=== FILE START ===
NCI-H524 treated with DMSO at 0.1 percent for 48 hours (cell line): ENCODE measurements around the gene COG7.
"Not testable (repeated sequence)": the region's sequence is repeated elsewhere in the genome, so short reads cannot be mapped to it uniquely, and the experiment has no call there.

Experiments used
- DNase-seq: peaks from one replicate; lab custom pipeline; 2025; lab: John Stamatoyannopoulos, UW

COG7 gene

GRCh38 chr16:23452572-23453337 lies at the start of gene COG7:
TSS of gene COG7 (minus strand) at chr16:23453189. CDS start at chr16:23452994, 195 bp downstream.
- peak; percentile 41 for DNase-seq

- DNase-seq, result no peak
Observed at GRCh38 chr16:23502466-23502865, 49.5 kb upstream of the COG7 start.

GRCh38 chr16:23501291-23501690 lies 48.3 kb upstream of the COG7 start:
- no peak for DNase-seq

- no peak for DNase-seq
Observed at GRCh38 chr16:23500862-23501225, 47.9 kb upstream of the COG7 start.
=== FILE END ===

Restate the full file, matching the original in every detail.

NCI-H524 treated with DMSO at 0.1 percent for 48 hours (cell line): ENCODE measurements around the gene COG7.
"Not testable (repeated sequence)": the region's sequence is repeated elsewhere in the genome, so short reads cannot be mapped to it uniquely, and the experiment has no call there.

Experiments used
- DNase-seq: peaks from one replicate; lab custom pipeline; 2025; lab: John Stamatoyannopoulos, UW

COG7 gene

GRCh38 chr16:23452572-23453337 lies at the start of gene COG7:
TSS of gene COG7 (minus strand) at chr16:23453189. CDS start at chr16:23452994, 195 bp downstream.
- peak; percentile 41 for DNase-seq

- DNase-seq, result no peak
Observed at GRCh38 chr16:23502466-23502865, 49.5 kb upstream of the COG7 start.

GRCh38 chr16:23501291-23501690 lies 48.3 kb upstream of the COG7 start:
- no peak for DNase-seq

- no peak for DNase-seq
Observed at GRCh38 chr16:23500862-23501225, 47.9 kb upstream of the COG7 start.